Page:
Development of a questionnaire to detect high-altitude psychosis: the HAPSY questionnaire
Brodmann Maeder M
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SubjectDelphi process; HACE; High altitude; Positive symptoms of psychosis; Psychosis; Self-rating questionnaire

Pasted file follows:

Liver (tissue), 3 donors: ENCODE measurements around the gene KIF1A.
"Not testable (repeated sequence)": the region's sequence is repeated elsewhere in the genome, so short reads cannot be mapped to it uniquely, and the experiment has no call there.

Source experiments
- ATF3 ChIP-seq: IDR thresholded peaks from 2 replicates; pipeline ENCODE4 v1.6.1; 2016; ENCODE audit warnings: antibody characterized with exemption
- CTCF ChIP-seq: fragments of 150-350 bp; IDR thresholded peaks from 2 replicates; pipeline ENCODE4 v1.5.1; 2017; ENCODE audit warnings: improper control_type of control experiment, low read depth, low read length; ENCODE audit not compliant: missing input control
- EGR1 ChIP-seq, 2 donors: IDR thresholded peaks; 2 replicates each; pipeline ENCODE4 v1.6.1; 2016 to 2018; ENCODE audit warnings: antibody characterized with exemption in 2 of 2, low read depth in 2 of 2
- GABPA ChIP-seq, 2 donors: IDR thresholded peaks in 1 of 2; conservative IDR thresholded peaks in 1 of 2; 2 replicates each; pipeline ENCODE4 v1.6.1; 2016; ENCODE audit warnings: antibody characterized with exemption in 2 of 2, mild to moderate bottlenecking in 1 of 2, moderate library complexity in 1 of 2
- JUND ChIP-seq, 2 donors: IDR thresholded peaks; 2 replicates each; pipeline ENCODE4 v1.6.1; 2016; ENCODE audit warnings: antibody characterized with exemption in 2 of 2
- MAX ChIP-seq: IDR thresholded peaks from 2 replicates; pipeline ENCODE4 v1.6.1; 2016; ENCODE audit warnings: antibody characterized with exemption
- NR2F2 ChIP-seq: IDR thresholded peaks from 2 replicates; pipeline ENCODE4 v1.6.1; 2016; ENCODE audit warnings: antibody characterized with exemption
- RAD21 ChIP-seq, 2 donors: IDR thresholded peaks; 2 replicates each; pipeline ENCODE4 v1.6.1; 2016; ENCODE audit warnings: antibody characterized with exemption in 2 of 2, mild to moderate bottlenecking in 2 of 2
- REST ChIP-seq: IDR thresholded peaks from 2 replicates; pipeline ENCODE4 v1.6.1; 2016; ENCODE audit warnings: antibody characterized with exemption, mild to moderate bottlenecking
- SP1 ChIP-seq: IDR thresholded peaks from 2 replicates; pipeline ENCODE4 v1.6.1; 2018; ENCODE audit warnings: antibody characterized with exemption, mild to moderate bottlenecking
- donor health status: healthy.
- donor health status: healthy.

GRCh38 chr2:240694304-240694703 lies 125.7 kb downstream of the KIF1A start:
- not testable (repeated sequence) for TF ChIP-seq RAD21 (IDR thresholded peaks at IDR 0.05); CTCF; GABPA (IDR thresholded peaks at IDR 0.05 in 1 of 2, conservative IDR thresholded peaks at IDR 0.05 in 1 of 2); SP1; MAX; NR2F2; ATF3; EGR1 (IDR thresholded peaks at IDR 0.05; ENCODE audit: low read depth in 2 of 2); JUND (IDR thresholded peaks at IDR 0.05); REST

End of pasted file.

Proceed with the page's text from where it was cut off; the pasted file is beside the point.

Psychotic episodes during exposure to very high or extreme altitude have been related to accidents or near accidents in the mountains. It is thus of great importance to identify individuals with psychotic symptoms quickly and reliably directly on the mountain even in the absence of experienced medical personnel. Psychotic episodes are characterized by symptoms such as hallucinations (e.g., seeing people who are not really there, feeling the presence of another being who is not really present), delusions, disorganized thinking/speech, or abnormal psychomotor behavior. The aim of this study was to develop a questionnaire (HAPSY questionnaire) to assess psychotic symptoms through a self-rating directly on the mountain. We used two existing self-rating questionnaires for psychotic symptoms (the psychotomimetic states inventory and the Cardiff Anomoulous Perception Scale) as a basis for a two-round Delphi process. Additional statements were proposed by the Delphi participants. The Delphi experts were 14 climbers, who had previously experienced psychosis at altitude, and 26 psychiatrists with expertise in psychosis research and/or treatment. Through the Delphi process, eleven questions – all of them related to perceptual distortion – were finally identified to be most useful for the detection of psychotic symptoms at altitude via self-rating. The next step will be to validate the HAPSY questionnaire in a field study, where the self-ratings will be compared with physicians’ ratings.
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